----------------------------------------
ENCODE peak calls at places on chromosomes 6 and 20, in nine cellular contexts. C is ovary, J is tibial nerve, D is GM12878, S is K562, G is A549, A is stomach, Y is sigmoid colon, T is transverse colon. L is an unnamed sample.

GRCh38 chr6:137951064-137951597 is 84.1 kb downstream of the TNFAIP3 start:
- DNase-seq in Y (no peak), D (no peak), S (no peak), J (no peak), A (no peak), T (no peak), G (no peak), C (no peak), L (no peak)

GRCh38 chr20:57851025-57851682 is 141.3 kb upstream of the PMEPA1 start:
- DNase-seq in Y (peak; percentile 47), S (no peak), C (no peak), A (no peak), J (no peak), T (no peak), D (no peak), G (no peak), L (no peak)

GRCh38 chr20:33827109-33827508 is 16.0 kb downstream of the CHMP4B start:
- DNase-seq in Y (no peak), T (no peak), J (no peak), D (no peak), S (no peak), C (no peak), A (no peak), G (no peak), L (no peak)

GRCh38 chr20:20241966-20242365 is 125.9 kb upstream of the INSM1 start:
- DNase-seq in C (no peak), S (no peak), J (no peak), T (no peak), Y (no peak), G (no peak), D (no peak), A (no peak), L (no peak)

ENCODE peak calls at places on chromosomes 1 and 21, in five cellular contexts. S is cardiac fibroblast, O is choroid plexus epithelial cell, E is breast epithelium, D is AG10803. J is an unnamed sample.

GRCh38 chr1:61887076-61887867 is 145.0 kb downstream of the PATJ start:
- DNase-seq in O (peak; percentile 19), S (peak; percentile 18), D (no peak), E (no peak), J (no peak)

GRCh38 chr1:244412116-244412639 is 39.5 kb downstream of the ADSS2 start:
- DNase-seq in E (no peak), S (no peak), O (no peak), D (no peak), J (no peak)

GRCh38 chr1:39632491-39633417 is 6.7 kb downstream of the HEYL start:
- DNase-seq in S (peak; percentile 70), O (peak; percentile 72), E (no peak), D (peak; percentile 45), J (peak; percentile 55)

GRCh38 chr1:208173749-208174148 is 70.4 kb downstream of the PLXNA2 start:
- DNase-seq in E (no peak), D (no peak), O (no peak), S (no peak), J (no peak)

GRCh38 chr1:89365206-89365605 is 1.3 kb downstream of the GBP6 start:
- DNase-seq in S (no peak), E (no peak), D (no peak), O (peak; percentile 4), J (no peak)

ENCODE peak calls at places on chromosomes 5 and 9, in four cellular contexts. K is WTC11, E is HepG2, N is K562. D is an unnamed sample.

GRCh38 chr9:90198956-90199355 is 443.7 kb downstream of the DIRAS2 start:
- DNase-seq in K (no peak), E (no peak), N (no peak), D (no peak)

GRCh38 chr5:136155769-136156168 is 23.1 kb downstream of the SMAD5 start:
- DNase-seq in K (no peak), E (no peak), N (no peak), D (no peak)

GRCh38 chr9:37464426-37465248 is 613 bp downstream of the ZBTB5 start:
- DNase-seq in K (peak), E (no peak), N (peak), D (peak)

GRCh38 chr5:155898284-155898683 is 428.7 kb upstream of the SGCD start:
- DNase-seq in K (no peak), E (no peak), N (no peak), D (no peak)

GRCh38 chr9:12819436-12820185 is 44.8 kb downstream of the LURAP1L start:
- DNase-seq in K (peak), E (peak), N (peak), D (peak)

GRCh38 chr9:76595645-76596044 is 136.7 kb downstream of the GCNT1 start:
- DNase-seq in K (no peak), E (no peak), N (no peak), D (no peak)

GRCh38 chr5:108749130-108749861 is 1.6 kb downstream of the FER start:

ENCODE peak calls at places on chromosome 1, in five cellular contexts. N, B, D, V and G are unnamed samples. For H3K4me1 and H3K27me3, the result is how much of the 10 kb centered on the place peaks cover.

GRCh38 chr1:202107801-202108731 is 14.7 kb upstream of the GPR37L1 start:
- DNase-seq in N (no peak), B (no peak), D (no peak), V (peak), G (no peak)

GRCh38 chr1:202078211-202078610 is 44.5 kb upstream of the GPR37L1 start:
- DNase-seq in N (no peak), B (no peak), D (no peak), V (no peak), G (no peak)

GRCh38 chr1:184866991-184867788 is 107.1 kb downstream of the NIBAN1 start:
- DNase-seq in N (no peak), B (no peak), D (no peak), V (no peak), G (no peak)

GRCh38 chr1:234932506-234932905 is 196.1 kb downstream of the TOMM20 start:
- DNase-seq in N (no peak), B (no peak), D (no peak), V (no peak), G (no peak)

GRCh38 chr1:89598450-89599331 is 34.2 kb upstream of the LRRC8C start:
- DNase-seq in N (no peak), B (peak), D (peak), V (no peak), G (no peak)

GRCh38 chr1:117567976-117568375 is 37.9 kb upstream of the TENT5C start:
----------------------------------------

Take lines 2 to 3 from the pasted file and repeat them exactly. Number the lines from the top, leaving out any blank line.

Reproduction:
GRCh38 chr6:137951064-137951597 is 84.1 kb downstream of the TNFAIP3 start:
- DNase-seq in Y (no peak), D (no peak), S (no peak), J (no peak), A (no peak), T (no peak), G (no peak), C (no peak), L (no peak)